At first discouraged, he said, he began to see how much of the Cape remains despite the changes. He thought perhaps he and the art he had created from a postcard aerial image of a pre-Pilgrim Monument 1908 Provincetown skyline could help a war-torn Ukraine.
“‘Town and Harbor’ uses one time and place to think about another — the cyan might call to mind the blue of Ukrainian skies, or the Ukrainian flag, or the blueprints of buildings, and how cities might change, but the people and their stories endure,” he said on his auction post. In his Instagram images, Zhukau symbolically wore “Vyshyvanka,” which he said is “a casual name for the embroidered shirt in Ukrainian and Belarusian national costumes, which unite our cultures.”
“I’m millions of miles away from where Russian bombs are destroying unique ancient frescoes in Ukrainian churches, killing musicians, artists and craftsmen like myself. Russian culture has almost swallowed Belarusian culture and is now trying to eat Ukrainian culture as well,” he wrote. “I hope the money which our community will raise with the auction will help the Ukrainians rise from the ruins and restore their culture. And people around the world would be able to appreciate their beautiful art.”
Actress tells her grandmother’s story
As actress Vicki Summers watched images from Ukraine with horror, she was reminded of what her Jewish grandmother had endured in that region a century ago when, as a child, she was shot in the leg fleeing a pogrom by Russian soldiers. So Summers decided to revisit that refugee story in a way that could raise money to help the people suffering in Ukraine now.
After hearing and recording tales of her Jewish grandmother’s immigrant life, Summers in 2017 wrote and performed a one-woman play about her, “Bella, An Immigrant’s Tale,” at Cape Rep. Summers later took the play, which begins with that pogrom, elsewhere in the country, including the Los Angeles Women’s Theatre Festival shortly before the pandemic began.
After last month’s Russian invasion, Summers realized that the early-20th-century story needed to be retold — and that while she had become very familiar with that history, many people might not know it and recognize how the tragedy is repeating.
“Sometimes we live … in our own little bubbles and we are not aware of what’s going on in places,” she said. “It’s such a strange thing to think that 100 years later, it’s in many ways happening again — the same type of story, except in that case it was, it was the Jews that were targeted. Now it’s an entire nation, but a similar being chased away, (being) forced to leave their homes and many of them dying and just having to start all over again.”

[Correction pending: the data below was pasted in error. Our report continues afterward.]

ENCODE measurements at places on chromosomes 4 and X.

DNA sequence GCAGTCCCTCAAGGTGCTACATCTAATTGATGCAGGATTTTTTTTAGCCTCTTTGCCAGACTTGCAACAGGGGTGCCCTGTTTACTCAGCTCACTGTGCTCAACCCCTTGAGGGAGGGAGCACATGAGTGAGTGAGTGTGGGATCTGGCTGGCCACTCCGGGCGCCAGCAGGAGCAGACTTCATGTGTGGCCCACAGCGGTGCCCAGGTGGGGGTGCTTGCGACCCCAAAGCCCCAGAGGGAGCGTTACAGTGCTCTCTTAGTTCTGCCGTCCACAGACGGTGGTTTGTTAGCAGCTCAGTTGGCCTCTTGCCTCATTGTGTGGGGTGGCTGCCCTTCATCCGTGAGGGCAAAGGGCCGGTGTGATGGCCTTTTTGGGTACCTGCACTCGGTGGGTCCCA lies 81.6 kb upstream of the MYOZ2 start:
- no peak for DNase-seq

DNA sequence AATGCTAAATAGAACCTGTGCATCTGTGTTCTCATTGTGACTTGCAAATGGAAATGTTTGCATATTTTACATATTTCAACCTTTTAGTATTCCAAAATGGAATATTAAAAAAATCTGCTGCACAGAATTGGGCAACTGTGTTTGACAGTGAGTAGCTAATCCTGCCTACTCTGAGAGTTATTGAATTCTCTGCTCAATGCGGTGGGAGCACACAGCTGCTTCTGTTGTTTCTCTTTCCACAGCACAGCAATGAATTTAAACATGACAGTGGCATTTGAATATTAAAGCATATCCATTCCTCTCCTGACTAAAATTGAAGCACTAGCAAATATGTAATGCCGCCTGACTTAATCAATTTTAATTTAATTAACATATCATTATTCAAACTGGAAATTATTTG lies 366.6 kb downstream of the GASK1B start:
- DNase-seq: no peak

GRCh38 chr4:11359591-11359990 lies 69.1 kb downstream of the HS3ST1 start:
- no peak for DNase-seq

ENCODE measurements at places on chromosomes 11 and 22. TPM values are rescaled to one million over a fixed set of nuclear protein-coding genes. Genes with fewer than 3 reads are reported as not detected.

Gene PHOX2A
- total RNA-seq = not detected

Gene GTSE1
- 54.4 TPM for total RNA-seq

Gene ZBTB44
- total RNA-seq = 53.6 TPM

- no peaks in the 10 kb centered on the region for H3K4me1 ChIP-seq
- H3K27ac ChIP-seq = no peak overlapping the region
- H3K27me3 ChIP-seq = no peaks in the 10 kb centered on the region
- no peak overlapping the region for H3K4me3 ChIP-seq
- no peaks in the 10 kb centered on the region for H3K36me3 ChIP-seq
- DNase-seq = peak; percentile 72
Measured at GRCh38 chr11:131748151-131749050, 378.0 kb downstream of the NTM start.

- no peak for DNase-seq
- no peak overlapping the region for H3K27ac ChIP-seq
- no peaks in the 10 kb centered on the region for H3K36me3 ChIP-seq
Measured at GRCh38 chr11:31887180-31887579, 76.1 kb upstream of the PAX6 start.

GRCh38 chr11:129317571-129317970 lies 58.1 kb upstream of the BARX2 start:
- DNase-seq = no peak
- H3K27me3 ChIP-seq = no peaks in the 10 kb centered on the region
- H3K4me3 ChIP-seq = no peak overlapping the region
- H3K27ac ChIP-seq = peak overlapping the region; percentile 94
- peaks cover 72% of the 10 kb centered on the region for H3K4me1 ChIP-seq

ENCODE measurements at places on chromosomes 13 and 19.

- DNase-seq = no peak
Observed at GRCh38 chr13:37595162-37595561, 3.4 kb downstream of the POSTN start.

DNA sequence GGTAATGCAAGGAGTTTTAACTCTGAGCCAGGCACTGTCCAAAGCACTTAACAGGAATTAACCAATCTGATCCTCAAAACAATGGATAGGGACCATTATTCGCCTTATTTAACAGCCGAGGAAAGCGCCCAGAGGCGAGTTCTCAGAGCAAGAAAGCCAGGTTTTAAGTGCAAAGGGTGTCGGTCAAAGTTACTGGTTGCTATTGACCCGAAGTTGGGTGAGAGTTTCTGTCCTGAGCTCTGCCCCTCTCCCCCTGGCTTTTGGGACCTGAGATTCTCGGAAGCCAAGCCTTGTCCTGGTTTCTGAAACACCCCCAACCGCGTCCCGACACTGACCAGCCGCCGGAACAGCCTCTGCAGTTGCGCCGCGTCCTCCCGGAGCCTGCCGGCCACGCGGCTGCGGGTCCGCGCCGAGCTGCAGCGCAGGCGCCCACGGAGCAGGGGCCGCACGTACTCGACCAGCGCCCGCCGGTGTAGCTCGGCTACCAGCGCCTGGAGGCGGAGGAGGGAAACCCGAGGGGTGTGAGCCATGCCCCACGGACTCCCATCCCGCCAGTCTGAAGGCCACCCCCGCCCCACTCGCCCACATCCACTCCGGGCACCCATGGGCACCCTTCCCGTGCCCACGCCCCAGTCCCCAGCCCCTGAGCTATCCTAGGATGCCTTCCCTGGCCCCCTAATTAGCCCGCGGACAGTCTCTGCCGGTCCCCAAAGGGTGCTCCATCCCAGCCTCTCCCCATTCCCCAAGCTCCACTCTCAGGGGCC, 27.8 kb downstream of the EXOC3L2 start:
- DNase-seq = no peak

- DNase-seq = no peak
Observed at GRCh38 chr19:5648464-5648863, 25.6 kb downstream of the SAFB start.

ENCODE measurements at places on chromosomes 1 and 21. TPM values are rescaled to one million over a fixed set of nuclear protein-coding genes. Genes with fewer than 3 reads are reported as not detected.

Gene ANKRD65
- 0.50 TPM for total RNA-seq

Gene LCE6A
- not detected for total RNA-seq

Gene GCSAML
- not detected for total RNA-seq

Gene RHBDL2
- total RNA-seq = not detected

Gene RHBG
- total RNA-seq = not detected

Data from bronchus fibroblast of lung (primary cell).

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Summers will perform “Bella,” at 2 p.m. March 20 at Cape Rep (3299 Route 6A, Brewster) with admission by donation as a benefit for Ukrainian refugees through UNICEF. She hopes to include a slideshow she created of the real people behind the story, and lead a talkback conversation that she said she knows may involve how people are feeling about what’s happening in Ukraine today.
The situation “is heartbreaking and I felt like, ‘Oh my God, I have to do something,’” said Summers, who had already planned to record her play at Cape Rep this month when she realized she could turn that into a benefit. “All of us feel so helpless when you see these people suffering, so what can we do? And this feels like something — to bring awareness and raise money.”
Summers’ longtime goal with the play was to ensure her grandmother’s story lives on and to ensure stories like hers and those from the Holocaust are not forgotten — or repeated. With the Ukraine crisis, Summers’ mission with “Bella” grew.
It’s important, too, “for us to recognize that this story is universal. It’s not just the story of Ukraine, it’s a story of all of us, and it could happen anywhere,” she said. “We need to do what we can (to help) as if it’s our own family member. Because it could be.”
Jo Hay inspired by Zelenskyy’s courage
Hay, who is best known for her “Persisters” collection of portraits of women who have made a difference and made history, was recently chosen as Artist of the Year by the Arts Foundation of Cape Cod. She said she was working March 4 on her painting for that organization’s upcoming auction when she felt she had to stop.